Book Image

Draw and Paint Better with Krita

By : Wesley Gardner
Book Image

Draw and Paint Better with Krita

By: Wesley Gardner

Overview of this book

Krita is a free, open-source digital painting program with industry-leading functionality and a creative suite of tools able to bring any visual idea to life. It allows for a fast, clean approach to creating digital art, without the hassle of pay-to-play or subscription license fees, but just like all other art software, it takes time and effort to learn it. This book provides a comprehensive look into functional tools, visual problem-solving, and leading painting techniques using Krita to unleash your inner artist. You’ll learn the functionality and tools of Krita for creating digital and print-quality work as well as explore manipulation toolsets, custom brush creation, overviews of color spaces, and layer management. As you progress, you’ll get to grips with ‘key styles’ needed to make professional-grade digital art, through techniques such as photobashing, 3D paint-overs, and more traditional painting methods, along with covering how Krita handles these workflows. Next, you’ll work through a few step-by-step art pieces using the skills and tools learned throughout the book. By the end of this Krita book, you’ll have a solid understanding of the Krita work environment and be able to bring your artistic visions to life with a myriad of leading industry-standard techniques.
Table of Contents (18 chapters)
Part 1: Intro to Krita and Digital Art Terminology Review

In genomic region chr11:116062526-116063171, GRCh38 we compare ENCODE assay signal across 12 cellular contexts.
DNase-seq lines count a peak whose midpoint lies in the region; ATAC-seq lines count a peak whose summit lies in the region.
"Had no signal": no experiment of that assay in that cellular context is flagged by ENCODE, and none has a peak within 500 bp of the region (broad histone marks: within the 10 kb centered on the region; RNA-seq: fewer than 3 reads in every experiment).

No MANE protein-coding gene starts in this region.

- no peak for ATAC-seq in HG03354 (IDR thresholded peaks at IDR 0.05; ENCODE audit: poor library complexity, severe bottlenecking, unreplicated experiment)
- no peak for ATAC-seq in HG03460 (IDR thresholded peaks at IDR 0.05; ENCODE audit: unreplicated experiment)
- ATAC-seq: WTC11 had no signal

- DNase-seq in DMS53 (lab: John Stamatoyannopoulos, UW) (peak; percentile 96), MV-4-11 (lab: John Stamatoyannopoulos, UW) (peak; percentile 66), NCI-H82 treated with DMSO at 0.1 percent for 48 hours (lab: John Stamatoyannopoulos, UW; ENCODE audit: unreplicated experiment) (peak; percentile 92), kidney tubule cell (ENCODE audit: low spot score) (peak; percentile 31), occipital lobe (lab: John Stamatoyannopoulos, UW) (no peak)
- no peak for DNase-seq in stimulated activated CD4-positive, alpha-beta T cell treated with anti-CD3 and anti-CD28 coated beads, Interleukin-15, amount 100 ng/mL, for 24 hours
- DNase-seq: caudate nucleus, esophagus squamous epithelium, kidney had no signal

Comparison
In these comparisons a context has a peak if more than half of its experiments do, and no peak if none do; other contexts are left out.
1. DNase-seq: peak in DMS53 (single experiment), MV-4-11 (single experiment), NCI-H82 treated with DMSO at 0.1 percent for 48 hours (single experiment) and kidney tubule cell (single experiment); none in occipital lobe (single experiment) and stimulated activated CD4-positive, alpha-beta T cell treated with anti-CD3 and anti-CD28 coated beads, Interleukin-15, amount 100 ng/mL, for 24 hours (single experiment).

Part 2: Methods of Visual Communication within Krita
Part 3: Projects Unleashing Your Inner Artist with Krita

Organizing with shape language

Shape language is a term you may have seen floating around various other art, character design, or animation tutorials you may have seen, but what does it mean? While there are many different functional definitions of shape language, in the capacity of this book, shape language can be defined as simplifying complex areas of a painting into basic geometric shapes, giving us the "essence" of what we are trying to communicate to the viewer. Instead of focusing on the main focal points as the item's terminology or definition in the context of the subject matter (for instance, referring to something as a mountain, clouds, a vehicle, or a character), think of basic shapes that make up the silhouette of the subject matter, such as triangles, circles, ovals, rectangles, squares, and diamonds.

This is useful for clarifying our designs and breaking our artwork down into repeatable steps for others (such as an art team). Another usage for the...